Ile aux Aigrettes has become emblematic of biodiversity conservation efforts in the country. This small island located in the lagoon at Pointe d’Esny houses some 40 endemic plant species that are characteristic of the flora that once existed in Mauritius. You can also spot the Mauritius Kestrel, the Pink Pigeon and other endemic animal species. Take a guided tour to learn more about the work done on site.

Discovering the eastern islands

Located a short distance from each other, Pointe Bernache and Ile d’Ambre are perhaps less well-known. They are very close to the north-east coast of Mauritius and can be explored by kayak or SUP. Pointe Bernache will appeal more to those who want so spend some idle time relaxing – enjoying lunch by the water, a digestive walk or a nap in a hammock. Ile d’Ambre is less easily accessible and is an excellent place for adventurers who are daring enough to venture into its thick vegetation.
Last but not least, the most coveted of all islands off the coast of Mauritius! Covering nearly 100 hectares, Ile aux Cerfs is a sand bar stretching across the lagoon near the village of Trou d’Eau Douce. The site is very popular with holidaymakers and has become a vibrant location over the years. There is a range of activities including water sports, a golf course, restaurants, bars and shops. If you fancy a calm, tranquil time, a short one-kilometre walk will lead you to a peaceful spot with a fabulous sea view.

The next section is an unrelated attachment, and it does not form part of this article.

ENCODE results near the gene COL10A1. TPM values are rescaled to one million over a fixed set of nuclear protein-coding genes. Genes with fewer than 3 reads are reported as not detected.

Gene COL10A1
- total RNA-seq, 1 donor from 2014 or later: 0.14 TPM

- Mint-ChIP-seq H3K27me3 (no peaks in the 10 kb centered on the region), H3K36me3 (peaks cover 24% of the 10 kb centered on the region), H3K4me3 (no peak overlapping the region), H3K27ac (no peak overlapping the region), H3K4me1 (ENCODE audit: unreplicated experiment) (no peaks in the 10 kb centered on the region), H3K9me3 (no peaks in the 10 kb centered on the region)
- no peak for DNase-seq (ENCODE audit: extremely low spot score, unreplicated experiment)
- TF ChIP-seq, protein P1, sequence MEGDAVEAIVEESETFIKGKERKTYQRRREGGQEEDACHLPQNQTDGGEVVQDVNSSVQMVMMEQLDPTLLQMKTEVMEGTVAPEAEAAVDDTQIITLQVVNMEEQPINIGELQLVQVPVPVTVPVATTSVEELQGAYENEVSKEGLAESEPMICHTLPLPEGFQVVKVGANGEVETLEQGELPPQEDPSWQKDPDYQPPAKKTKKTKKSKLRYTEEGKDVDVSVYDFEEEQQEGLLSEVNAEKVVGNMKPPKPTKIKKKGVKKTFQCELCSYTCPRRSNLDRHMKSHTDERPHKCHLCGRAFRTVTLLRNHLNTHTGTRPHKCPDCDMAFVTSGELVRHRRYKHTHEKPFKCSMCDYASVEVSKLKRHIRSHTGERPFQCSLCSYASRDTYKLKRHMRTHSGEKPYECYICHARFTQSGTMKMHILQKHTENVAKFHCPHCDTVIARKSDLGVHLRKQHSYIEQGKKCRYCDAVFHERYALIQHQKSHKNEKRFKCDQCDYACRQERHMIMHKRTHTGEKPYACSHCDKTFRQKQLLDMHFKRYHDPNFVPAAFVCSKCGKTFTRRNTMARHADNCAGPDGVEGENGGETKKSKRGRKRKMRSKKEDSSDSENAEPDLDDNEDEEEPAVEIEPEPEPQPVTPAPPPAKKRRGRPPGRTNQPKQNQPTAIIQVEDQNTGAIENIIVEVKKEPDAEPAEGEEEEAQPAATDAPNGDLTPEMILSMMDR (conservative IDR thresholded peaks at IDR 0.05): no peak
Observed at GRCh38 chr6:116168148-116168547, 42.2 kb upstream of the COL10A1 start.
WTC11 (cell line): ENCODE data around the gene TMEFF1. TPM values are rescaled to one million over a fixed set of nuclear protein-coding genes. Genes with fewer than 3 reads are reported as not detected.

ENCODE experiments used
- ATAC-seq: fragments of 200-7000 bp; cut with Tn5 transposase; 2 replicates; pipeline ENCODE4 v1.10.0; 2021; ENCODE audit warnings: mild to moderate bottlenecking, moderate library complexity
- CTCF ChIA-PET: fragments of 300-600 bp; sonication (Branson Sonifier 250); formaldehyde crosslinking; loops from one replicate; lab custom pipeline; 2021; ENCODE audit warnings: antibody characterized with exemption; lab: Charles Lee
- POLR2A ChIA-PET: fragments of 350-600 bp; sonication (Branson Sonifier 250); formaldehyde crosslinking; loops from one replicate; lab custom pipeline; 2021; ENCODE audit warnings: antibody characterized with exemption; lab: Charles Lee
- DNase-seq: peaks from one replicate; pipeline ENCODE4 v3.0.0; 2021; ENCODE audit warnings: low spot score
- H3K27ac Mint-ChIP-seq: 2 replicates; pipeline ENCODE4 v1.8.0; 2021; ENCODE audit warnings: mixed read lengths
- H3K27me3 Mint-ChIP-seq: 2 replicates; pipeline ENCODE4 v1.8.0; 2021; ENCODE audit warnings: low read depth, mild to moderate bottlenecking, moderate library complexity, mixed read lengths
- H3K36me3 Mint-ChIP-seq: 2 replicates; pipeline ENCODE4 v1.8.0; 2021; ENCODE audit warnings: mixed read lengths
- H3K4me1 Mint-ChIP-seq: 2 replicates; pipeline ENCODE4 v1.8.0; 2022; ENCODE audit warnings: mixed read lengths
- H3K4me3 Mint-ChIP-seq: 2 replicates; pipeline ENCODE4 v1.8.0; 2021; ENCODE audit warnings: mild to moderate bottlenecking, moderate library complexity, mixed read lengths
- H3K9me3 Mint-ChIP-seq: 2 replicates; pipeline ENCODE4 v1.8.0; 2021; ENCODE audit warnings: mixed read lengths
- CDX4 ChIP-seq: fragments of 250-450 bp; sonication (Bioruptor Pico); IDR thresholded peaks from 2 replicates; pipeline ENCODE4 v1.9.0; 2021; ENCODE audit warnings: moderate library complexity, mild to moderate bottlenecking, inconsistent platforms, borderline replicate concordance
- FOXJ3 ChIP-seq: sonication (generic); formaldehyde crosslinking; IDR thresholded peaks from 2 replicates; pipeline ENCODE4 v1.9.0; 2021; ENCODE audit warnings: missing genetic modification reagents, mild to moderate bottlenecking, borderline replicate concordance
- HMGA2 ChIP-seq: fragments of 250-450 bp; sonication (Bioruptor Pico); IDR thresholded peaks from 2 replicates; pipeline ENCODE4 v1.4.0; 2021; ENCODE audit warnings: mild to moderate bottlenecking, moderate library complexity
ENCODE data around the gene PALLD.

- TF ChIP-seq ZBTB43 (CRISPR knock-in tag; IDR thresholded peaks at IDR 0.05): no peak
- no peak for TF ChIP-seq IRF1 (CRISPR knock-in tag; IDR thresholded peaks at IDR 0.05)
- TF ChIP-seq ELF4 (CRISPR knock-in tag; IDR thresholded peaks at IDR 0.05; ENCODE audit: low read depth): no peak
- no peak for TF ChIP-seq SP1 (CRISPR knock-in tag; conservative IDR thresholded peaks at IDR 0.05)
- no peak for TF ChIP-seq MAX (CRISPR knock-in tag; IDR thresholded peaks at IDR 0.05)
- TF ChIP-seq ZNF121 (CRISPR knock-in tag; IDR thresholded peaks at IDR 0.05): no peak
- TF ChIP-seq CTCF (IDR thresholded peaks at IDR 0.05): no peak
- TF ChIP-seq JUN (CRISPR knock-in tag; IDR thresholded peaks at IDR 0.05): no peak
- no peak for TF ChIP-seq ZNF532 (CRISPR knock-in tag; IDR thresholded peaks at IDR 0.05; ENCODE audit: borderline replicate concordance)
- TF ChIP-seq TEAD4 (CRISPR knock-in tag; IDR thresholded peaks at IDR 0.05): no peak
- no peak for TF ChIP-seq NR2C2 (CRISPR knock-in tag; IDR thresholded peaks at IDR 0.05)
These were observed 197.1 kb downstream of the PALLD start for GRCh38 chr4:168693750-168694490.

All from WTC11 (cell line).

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A road trip along the west coast, between natural and cultural heritage

You know that you have reached your destination when the hustle and bustle of city life and tourist areas gives way to a feeling of peace and tranquillity. The west coast coastal road from Tamarin to Le Morne offers a delightful drive. So do not hesitate to stop here and there to enjoy the natural and cultural beauty of the surroundings.

The fishermen in Tamarin Bay are tending their nets before going out to sea. Families are also having a picnic with music on the beach while surfers are protecting their skin with sunscreen before taking a plunge.

The trailers are serving dumplings and fried noodles, roti flatbreads and chilli bites. As for the corner shops, they offer other local specialities like boiled peanuts and sweet potato cakes, among others.

It is also one of the most popular spots for swimming with the dolphins.

You can see the saltpans used for small-scale salt harvesting along the coastal road from Tamarin. Some of them are no longer in operation but others continue to produce local salt, which is available in supermarkets.